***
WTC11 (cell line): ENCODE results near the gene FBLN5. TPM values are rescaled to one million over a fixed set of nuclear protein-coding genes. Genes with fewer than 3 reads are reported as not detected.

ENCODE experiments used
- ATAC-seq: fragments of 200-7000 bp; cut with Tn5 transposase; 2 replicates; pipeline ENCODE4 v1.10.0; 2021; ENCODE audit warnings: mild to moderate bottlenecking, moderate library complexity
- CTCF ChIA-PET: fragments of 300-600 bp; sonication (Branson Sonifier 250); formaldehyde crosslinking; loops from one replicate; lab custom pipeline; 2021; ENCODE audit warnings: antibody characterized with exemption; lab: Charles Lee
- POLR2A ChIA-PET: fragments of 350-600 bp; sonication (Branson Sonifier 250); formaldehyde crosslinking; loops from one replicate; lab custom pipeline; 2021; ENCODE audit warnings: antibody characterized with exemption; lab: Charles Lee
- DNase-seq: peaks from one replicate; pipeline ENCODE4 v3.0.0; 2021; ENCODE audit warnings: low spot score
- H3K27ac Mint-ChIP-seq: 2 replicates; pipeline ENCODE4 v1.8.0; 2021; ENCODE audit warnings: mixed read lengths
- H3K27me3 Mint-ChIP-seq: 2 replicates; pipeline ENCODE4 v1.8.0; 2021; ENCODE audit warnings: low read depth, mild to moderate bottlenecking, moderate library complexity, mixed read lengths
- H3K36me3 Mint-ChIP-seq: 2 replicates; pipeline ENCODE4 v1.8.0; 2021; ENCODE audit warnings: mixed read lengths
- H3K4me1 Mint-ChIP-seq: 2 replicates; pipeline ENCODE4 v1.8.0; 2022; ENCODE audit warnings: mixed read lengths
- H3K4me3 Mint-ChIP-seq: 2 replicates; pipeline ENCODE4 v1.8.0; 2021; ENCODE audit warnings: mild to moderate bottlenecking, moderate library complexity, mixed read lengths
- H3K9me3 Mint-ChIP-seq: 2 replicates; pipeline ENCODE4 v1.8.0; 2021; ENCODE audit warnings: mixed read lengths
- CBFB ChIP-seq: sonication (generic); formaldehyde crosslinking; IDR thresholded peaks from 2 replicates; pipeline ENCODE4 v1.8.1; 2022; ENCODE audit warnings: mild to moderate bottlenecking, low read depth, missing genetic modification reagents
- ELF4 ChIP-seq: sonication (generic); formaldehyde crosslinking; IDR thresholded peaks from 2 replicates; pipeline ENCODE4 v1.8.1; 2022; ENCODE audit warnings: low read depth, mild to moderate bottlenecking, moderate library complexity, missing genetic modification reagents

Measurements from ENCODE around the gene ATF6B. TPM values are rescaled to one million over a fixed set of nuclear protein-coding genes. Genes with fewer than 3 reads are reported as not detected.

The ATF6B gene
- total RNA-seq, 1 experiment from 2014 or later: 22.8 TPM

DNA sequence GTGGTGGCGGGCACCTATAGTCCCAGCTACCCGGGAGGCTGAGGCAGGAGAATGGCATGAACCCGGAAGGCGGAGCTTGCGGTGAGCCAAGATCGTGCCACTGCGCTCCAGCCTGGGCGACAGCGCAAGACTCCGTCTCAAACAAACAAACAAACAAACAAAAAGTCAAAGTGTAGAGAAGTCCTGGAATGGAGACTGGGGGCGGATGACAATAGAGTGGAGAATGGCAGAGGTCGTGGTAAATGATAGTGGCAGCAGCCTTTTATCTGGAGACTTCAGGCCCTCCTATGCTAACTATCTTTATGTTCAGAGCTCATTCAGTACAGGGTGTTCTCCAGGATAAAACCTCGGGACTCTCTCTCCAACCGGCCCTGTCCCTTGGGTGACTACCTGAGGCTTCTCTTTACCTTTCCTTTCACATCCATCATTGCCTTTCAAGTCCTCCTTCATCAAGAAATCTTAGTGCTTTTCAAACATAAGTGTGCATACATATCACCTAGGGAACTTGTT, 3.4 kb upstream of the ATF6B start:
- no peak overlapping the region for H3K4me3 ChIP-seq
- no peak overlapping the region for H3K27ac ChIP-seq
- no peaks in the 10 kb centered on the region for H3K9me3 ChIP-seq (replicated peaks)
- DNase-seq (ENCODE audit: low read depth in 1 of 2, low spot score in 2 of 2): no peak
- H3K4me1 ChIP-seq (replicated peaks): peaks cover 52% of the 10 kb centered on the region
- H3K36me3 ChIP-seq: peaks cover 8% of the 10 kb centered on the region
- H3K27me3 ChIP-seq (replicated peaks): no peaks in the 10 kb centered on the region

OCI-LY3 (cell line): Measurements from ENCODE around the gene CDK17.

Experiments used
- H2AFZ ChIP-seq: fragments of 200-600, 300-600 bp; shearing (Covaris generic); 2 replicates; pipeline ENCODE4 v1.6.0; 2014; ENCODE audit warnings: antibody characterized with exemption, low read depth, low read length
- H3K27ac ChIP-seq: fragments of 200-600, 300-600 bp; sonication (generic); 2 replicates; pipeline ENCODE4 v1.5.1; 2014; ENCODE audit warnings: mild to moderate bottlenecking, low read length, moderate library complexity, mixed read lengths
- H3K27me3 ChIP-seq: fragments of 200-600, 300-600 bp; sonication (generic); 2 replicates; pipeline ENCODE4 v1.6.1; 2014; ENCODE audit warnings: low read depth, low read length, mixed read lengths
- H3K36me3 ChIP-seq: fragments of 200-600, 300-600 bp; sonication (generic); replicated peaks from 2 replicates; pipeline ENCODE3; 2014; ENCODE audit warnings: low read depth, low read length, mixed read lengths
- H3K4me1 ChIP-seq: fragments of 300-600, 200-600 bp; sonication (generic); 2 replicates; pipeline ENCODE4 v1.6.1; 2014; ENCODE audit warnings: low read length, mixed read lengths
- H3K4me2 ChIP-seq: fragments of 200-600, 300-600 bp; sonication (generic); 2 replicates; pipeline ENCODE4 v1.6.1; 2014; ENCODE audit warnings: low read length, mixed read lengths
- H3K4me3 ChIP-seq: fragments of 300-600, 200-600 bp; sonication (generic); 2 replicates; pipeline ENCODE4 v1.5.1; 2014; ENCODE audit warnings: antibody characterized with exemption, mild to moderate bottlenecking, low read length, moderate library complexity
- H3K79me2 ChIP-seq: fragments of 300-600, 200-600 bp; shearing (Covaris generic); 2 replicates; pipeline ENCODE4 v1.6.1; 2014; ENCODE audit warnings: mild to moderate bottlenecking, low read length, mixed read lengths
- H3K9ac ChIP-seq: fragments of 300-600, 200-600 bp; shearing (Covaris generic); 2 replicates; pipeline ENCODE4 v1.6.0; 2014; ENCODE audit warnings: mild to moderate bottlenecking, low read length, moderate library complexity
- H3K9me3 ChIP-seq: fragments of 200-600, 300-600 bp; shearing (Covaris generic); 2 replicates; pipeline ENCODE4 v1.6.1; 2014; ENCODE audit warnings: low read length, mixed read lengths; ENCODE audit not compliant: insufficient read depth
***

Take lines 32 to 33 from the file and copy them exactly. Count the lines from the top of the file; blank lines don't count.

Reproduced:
- H3K4me1 ChIP-seq: fragments of 300-600, 200-600 bp; sonication (generic); 2 replicates; pipeline ENCODE4 v1.6.1; 2014; ENCODE audit warnings: low read length, mixed read lengths
- H3K4me2 ChIP-seq: fragments of 200-600, 300-600 bp; sonication (generic); 2 replicates; pipeline ENCODE4 v1.6.1; 2014; ENCODE audit warnings: low read length, mixed read lengths